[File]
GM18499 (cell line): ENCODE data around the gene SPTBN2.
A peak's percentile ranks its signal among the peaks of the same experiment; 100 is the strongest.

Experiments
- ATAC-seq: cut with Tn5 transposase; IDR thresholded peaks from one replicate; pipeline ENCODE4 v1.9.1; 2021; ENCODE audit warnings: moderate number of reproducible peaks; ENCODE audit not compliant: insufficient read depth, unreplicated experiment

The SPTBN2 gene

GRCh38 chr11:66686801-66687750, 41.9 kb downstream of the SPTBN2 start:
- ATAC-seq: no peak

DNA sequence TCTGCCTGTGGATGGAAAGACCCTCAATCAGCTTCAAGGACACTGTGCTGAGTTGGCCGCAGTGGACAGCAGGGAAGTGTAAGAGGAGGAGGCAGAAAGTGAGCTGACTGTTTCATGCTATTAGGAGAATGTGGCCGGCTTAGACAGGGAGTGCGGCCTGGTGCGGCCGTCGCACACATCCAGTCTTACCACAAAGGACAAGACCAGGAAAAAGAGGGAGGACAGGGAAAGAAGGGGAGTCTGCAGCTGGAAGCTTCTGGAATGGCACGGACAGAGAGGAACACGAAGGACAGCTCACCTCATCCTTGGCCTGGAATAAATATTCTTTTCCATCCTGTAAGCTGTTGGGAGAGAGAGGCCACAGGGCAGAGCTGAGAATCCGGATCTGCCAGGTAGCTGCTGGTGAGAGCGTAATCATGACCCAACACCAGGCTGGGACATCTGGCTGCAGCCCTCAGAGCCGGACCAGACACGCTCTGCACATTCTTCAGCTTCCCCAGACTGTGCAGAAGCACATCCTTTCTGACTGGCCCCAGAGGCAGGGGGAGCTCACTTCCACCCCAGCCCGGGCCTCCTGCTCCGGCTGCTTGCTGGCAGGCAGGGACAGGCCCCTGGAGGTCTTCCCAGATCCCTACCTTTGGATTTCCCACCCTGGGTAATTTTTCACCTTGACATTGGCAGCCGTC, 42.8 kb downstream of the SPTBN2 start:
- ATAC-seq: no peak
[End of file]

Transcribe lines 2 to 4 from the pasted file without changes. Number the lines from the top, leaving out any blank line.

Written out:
A peak's percentile ranks its signal among the peaks of the same experiment; 100 is the strongest.

Experiments
- ATAC-seq: cut with Tn5 transposase; IDR thresholded peaks from one replicate; pipeline ENCODE4 v1.9.1; 2021; ENCODE audit warnings: moderate number of reproducible peaks; ENCODE audit not compliant: insufficient read depth, unreplicated experiment